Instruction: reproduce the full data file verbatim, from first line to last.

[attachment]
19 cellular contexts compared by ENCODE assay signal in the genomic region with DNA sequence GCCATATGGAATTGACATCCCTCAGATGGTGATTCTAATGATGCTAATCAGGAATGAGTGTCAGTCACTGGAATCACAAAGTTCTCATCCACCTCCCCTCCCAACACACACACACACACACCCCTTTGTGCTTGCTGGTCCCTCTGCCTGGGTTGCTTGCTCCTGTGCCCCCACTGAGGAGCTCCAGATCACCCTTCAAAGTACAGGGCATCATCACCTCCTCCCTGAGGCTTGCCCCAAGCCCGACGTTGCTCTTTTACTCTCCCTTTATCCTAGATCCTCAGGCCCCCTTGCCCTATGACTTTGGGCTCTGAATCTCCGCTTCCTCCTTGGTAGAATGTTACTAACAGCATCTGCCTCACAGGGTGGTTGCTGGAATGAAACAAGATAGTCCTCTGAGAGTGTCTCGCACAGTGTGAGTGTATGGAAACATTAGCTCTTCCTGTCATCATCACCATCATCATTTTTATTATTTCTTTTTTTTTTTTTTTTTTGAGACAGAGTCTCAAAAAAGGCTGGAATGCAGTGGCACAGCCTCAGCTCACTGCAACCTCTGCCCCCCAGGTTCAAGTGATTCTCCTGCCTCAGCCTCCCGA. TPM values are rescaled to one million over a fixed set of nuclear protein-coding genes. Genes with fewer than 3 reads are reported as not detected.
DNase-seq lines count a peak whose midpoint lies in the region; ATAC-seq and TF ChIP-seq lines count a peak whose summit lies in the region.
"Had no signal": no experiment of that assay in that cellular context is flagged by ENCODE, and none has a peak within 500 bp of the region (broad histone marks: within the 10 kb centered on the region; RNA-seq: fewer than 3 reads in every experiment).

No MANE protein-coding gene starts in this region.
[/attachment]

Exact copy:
19 cellular contexts compared by ENCODE assay signal in the genomic region with DNA sequence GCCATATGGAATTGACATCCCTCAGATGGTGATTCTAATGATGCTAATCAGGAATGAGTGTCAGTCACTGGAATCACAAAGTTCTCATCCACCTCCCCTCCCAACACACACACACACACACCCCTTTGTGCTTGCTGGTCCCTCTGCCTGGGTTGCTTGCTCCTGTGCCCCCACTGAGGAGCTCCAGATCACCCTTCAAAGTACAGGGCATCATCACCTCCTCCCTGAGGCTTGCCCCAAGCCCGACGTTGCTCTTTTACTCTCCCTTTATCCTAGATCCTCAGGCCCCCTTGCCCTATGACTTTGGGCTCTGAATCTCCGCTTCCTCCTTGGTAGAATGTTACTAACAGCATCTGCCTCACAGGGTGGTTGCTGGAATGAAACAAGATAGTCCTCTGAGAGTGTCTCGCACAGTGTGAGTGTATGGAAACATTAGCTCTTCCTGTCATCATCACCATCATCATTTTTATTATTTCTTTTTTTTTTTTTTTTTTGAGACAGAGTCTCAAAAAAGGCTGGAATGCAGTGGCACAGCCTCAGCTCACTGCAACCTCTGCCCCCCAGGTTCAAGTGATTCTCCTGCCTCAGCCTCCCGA. TPM values are rescaled to one million over a fixed set of nuclear protein-coding genes. Genes with fewer than 3 reads are reported as not detected.
DNase-seq lines count a peak whose midpoint lies in the region; ATAC-seq and TF ChIP-seq lines count a peak whose summit lies in the region.
"Had no signal": no experiment of that assay in that cellular context is flagged by ENCODE, and none has a peak within 500 bp of the region (broad histone marks: within the 10 kb centered on the region; RNA-seq: fewer than 3 reads in every experiment).

No MANE protein-coding gene starts in this region.